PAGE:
Tuesday, June 1, 2021

The Swamp Thing #4 Review


Where The Wild Things Are

Written By: Ram V
Art By: Mike Perkins
Colors By: Mike Spicer
Letters By: Aditya Bidikar
Cover Art By: Mike Perkins, Mike Spicer
Cover Price: $3.99
Release Date: June 1, 2021

Swamp Thing #4 takes readers on a tour of the Green to help the latest Swamp Thing, Levi Kamei, understand its true nature and its power. When Alec Holland shows Levi the threat the Contagion poses to both the Green and humanity, Levi must embrace what he has become before the ultimate power becomes the ultimate weapon.

Was It Good?

It was better than okay. The art is atmospheric and creepy in ways that harken back to the Wrightson era, and the pacing is solid from start to finish. The story focuses more on answering questions than making forward progress on the plot, but there's some satisfaction in the reading.

Where the reading falls short is in the development of its main protagonist, Levi Kamei. After four issues, we still know very little about him or how he became the Swamp thing. When you look at this issue's plot points, Levi is almost incidental. You could have told this story with Alec Holland in his original role and it would have had no effect whatsoever.

Ram V went out of his way to tell readers this is a new Swamp Thing with a new origin, but so far, all that's happened is a swap out of the lead character and his love interest with another couple.

To be clear, this isn't a bad issue, but as a reboot or "next-generation" it's turning out to be an irrelevant change.

What's It About?


Alec Holland takes Levi Kamei on a grand tour of the Green. The power of this elemental force is not simply the power behind life and growth, but in its retention and communication of life throughout existence. The memories of everything and everyone that's come before ripple out like a stone skipped on a pond, or more aptly, like the rings of a tree.

Then, Alec shows Levi the contagion. It's not a force of decay like the Rot. It's a force of corruption that turns the living things of the Green into warped and malicious threats. Plants grow feral eyes and vicious fangs, and Contagion is spreading. As near as Alec can tell, it started about the time Green chose Levi as the new Swamp Thing. Alec believes Levi didn't cause the Contagion, but The Green selected Levi in response to it.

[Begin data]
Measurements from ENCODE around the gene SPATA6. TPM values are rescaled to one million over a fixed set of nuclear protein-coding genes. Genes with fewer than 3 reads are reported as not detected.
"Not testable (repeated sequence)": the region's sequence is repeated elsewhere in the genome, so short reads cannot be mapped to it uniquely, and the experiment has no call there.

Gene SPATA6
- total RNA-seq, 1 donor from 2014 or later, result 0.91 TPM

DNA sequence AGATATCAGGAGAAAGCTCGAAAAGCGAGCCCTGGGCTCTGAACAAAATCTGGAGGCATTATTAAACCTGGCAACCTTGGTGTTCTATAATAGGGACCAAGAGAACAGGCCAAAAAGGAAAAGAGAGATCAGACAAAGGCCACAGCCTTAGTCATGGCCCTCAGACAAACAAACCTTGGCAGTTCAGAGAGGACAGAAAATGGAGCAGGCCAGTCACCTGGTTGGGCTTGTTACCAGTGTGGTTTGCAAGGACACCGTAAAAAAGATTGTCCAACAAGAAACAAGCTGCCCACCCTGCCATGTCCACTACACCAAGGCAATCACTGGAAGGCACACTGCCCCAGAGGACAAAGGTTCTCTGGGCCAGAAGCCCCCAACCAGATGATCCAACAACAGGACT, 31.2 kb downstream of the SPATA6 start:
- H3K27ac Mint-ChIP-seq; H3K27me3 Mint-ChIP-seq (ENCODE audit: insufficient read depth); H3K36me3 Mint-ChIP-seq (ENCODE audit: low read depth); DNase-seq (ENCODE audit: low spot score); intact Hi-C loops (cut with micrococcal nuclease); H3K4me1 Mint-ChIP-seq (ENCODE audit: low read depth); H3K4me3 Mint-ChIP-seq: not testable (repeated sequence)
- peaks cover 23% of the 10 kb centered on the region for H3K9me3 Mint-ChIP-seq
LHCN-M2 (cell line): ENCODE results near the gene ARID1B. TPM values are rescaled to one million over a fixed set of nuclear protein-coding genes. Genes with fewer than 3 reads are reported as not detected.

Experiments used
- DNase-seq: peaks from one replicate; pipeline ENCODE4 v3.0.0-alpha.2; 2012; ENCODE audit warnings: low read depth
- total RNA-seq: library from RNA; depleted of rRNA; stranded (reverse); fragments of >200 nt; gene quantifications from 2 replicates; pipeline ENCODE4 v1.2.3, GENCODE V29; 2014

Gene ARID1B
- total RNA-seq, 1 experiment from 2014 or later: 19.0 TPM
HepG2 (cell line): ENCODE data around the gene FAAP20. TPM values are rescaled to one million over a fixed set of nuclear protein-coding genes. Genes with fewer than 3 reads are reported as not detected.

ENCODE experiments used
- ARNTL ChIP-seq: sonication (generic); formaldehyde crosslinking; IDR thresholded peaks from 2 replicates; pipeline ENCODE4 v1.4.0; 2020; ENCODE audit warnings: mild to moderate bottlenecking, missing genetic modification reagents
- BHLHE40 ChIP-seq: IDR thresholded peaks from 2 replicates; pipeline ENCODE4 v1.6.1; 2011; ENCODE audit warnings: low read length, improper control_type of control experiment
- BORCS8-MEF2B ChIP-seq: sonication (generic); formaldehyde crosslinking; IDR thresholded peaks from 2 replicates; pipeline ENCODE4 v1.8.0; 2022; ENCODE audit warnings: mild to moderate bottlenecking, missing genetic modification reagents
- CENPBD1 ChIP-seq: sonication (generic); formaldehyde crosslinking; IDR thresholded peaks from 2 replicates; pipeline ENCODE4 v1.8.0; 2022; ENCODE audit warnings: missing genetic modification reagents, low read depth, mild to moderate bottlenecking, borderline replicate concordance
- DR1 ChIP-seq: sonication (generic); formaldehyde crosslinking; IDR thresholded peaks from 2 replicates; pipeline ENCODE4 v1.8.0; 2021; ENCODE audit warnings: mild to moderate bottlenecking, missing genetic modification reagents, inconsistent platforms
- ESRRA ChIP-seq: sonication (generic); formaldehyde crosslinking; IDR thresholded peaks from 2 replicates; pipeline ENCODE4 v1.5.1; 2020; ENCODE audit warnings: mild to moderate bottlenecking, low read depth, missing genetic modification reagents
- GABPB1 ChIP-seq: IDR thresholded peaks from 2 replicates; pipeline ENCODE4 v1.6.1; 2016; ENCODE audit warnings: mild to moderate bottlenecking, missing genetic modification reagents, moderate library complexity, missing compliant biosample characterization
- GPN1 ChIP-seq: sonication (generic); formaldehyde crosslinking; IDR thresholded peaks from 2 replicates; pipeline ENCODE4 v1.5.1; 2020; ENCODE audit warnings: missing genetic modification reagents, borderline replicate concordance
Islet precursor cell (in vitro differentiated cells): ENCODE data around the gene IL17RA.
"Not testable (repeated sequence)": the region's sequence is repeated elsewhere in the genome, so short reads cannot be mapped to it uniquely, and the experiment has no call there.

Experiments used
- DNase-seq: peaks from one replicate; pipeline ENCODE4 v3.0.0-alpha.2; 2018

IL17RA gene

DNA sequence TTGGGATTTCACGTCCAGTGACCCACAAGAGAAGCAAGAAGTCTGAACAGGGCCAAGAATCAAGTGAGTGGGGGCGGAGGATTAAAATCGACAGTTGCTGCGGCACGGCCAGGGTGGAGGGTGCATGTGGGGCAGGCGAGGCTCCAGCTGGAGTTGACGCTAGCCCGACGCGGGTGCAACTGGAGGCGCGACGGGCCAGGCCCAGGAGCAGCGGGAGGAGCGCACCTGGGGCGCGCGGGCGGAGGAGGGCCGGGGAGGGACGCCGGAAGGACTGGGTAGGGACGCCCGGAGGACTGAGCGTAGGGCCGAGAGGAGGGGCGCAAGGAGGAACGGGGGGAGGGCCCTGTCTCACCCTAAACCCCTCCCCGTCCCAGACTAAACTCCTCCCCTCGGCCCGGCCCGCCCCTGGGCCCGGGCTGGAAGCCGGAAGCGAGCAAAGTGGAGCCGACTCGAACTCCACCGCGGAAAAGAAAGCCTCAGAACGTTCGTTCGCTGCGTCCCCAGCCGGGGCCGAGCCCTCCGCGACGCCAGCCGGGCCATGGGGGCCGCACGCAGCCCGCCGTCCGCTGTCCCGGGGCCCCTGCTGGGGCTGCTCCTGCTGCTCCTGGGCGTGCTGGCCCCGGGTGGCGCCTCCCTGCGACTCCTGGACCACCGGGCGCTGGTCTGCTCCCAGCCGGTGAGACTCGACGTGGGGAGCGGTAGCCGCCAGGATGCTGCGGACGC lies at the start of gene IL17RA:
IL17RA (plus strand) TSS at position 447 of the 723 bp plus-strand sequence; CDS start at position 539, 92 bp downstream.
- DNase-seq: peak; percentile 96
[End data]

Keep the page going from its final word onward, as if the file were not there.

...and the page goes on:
Meanwhile, Jennifer follows Woodrue to find a way to get to Levi. They seem to be traveling forever, and Jennifer loses trust that Woodrue knows where he's going. The duo starts encountering more and more pockets of Contagion, and Jennifer fears Woodrue is leading them into dangerous fields.

Alec helps Levi conclude that beating the Contagion means assuming the full power of the Green. To do that, he must establish control or mastery over everything in it, starting with the first avatar, the Wodewos.

Levi attempts to confront the Wodewos but is overwhelmed by the magnitude of its size and strength. Suddenly, Ivy appears to lend him a hand and he finds a way to focus all the memory of the Green into a reach that takes a hold of the Wodewos.

Back to Jennifer and Woodrue. Fearing either something is wrong with Woodrue or the Contagion will get them both, Jennifer bolts to try and find her own way. She sees a monster coming at her and she faints. The monster is Levi and he carries her away.

Using the sheer force of will, Levi brings them back to the world. Levi cleans up the lab and they leave.

Later, agents find computer backups and some plant matter left by the tests. The lead agent calls Amanda Waller from the Suicide Squad to brief her on the situation.

Again, it seems like a lot's happened but in actuality, it's a very clever info dump. The art's good, the writing is well-executed, but the one down of the series remains - we know next to nothing about Levi Kamei.

Bits and Pieces:

Swamp Thing #4 answers more questions than it asks, and it delivers an interesting explanation of the Green and the Contagion that infects it. The art is solid, and the overall writing (in isolation) is excellent, but it's hard to invest in a story when you don't know or care about the main character who's acting little more than a swap out for Alec Holland.


No comments:

Post a Comment